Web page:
The wrestling match between Yaakov and the Saro shel Esav affected more than just the person of Yaakov. Both the victory, elevating his identity from being merely Yaakov to being Yisrael — one who contends with a spiritual being and is equal to the task — and the incompleteness of the victory— the damaged sciatic nerve that left him limping — became the spiritual legacy of the bnei Yisrael. This paradigm shift filters through many levels of bnei Yisrael’s metaphysical makeup and destiny.  The Zohar (I 171A) teaches about one of the parallel aspects between Yaakov/ Yisrael’s battle with the angel and bnei Yisrael’s eternal battle with its enemies.

Torah is our ace-in-the-hole weapon in our eternal war against Esav and his Sar; k’she’hakol kol Yaakov ein hayadayim yedei Esav– whenever the “voice of Yaakov” is operative in Torah study, Esav’s arms are rendered impotent (cp. Bereishis Rabbah 65:20 ). Nevertheless the wrestler’s otherwise healthy body may falter and topple over when wobbly legs threaten to bring him down. To carry the allegory further, if Torah is the alter-ego of the trunk and torso of bnei Yisrael then two healthy, firm and sturdy legs are the tamchin d’Oraisa-the supporters of Torah.

On a macro-national level tamchin d’Oraisa refers to the financial patrons and the supporting cast that provide material support for the Torah students engaged in the actual scholarship. Donors who cut checks to yeshivos, kollelim and batei medrash and/or who fund incentive programs for Torah scholars young and old; as well as the builders who erect batei medrash for the scholars to learn in, dining rooms for the scholars to gain nourishment in, dormitories and kollel housing for the scholars to live in; and the crews who help expand, repair and maintain them — are all the sturdy legs that give voice to the Torah emanating from the “trunk” of bnei Yisrael.  When these falter, when the legs begin limping, the Torah voice of Yaakov/Yisrael grows hoarse or inaudible thus empowering the arms of Esav. On the macro-national level there is a clear division between those engaged in actually giving voice to Torah and those dedicated to providing a supportive platform for the Torah scholars.

Yet man is a microcosm. The Biskovitzer wonders how to define the tamchin d’Oraisa on the micro-personal level.  He concludes that the “enablers” of Torah study that are intrinsic to the person are the joyful yearnings and passions to learn Torah and serve HaShem. Absent a bren-a fiery enthusiasm; the individuals voice for Torah and prayer grows muted. Despair and hopelessness “injures the legs” and pulls the rug out from under an individual Jew’s Torah and prayer as certainly as self-indulgent, stingy or impoverished donor class does to klal Yisrael.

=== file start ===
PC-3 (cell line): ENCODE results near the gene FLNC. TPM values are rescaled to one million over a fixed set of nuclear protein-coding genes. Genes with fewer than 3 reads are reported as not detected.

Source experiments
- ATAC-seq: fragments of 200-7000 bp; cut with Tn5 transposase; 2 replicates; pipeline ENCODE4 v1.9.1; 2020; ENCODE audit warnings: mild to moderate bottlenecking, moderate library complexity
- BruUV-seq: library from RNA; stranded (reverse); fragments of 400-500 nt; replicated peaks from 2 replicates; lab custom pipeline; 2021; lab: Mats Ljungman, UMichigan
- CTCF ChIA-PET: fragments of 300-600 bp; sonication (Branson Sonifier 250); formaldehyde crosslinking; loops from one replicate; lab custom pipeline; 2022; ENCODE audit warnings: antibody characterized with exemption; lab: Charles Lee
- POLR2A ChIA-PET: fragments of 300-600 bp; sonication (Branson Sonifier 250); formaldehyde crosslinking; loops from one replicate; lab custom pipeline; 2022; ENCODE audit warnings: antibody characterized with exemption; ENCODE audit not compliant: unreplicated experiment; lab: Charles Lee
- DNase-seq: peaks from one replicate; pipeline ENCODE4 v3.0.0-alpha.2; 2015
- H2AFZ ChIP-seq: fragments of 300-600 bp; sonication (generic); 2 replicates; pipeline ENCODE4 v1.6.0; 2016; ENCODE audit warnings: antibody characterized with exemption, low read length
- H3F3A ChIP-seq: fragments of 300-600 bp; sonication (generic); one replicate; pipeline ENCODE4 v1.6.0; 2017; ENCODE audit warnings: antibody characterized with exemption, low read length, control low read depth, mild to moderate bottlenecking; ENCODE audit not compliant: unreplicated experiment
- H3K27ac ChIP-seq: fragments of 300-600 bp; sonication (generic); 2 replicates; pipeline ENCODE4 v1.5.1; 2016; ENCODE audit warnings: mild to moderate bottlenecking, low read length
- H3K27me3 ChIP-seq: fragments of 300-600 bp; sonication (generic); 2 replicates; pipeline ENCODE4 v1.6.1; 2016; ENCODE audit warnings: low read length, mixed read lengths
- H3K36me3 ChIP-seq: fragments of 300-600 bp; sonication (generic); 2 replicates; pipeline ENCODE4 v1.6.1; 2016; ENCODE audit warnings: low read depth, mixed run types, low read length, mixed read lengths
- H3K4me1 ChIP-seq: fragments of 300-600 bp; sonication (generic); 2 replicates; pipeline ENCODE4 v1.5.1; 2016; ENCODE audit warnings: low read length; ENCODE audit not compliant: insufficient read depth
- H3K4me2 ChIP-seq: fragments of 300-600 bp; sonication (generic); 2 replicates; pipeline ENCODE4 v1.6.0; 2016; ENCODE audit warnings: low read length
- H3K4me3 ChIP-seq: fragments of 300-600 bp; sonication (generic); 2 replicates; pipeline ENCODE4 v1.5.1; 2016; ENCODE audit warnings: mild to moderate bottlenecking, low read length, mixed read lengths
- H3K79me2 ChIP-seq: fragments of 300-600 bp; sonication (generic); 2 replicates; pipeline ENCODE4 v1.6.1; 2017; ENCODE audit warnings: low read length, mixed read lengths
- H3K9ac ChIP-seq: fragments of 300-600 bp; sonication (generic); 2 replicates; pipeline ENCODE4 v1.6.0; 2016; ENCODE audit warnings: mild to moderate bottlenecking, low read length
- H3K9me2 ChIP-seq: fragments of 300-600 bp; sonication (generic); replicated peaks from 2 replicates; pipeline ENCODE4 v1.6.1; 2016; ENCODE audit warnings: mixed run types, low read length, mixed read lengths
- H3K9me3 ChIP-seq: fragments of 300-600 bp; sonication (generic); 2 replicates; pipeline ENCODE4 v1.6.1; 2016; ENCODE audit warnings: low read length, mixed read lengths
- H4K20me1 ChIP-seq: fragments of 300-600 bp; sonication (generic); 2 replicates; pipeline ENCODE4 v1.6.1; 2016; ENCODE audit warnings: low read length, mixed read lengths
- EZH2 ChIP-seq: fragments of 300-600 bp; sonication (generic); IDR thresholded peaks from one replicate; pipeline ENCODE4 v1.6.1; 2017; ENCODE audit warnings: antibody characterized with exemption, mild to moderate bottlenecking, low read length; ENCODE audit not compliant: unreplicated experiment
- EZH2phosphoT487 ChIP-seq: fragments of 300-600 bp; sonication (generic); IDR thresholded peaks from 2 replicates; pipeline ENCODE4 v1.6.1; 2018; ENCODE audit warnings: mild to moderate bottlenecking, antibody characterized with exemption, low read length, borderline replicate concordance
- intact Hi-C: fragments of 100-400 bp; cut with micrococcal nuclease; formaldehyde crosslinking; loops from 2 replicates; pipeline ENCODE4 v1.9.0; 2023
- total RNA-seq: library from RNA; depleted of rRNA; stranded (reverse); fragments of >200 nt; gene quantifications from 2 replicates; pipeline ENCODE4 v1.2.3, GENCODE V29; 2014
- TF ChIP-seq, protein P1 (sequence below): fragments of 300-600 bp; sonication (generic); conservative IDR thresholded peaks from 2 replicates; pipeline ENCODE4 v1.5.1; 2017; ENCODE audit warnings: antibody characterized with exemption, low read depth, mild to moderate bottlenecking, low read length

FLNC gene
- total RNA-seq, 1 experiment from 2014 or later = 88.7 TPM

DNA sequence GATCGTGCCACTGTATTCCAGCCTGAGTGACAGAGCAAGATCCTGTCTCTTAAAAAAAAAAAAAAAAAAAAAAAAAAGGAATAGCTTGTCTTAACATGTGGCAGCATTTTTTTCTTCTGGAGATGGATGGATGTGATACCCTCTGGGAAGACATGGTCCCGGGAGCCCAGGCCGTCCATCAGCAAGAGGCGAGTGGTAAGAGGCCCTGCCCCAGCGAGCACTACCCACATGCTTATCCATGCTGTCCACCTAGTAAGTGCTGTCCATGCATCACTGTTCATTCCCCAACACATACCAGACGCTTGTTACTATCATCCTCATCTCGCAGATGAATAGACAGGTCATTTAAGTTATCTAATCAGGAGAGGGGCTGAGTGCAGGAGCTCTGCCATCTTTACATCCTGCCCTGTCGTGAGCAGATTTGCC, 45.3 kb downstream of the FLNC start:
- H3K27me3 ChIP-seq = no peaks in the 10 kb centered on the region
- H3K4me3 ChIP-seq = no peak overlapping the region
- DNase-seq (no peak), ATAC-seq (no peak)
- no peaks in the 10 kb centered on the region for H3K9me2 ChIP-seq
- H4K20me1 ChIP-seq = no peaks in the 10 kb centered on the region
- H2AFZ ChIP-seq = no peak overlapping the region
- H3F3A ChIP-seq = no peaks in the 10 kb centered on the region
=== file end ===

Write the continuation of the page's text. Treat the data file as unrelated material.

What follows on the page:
Saro shel Esav, especially in his manifestation as the arch anti-Semitic enemy nation of Amalek, directs its attacks against klal Yisrael and individual Jews by causing apathy to Torah and prayer borne of despair and hopelessness. This is why the enemy’s focus is on the gid hanasheh close by, both anatomically and metaphysically, the os bris kodesh–the sign of the holy covenant; i.e. the circumcised member that is the locus of Jewish sanctity. When one has experienced setbacks and shortcomings in matters of kedushas habris-through licentiousness and moral decadence, despair and hopelessness are the inevitable results.

When a Jew senses a deficiency of purity and sanctity in these essential matters he feels too humiliated to stand before his Creator in prayer or to study His holy Torah. Per the Midrash Tanchuma (Ki Seitzei 9) Amalek cooled the ardor of bnei Yisrael physically by assaulting in ways that rendered them impure.  This is the constant historical pattern and unvarying tactic of the Saro shel Esav who established the precedent in the person of Yaakov /Yisrael. Saro shel Esav clutches a partial victory from the jaws of defeat by damaging the gid hanasheh cutting the healthy supports out from under his opponent.  Especially when directing his attack against an individual Jew this means inducing despair and hopelessness via “injuring” i.e. impurifying the individuals’ gid hanasheh/ os bris kodesh.

If the battle were a physical one then the best defensive tactic would be to physically shield and strengthen the hips and thighs.  But we must never forget that the stranger that Yaakov/Yisrael contended with was an angel; and so the battle is waged on the metaphysical/ emotional plane. As such, the best defensive tactic is to shield and strengthen the emotional support system. We fight against hopelessness by refusing to fall down emotionally, by never giving in to despair. We must take a step back and realize that HaShem’s Patience, Love, Power and Desire to Help us are Infinite and so … hope springs eternal. Hopelessness and despair are the cons of the great deceiver, the Saro shel Esav, intended to make us flee from before G-d in disgrace and humiliation.

Happy feet and dancing legs do not limp. We need to raise our voices loud and clear in Torah and prayer to neutralize the brutal arms of Esav but we can only do so by empowering our own intrinsic tamchin d’Oraisa with the sturdy pillars of passion born of hope, optimism and joy. In darkness and despair we limp along as the walking wounded, in the sunshine of joy we are made whole again.

~adapted from Neos Deshe Vayishlach D”H Vayira and D”H Vayiga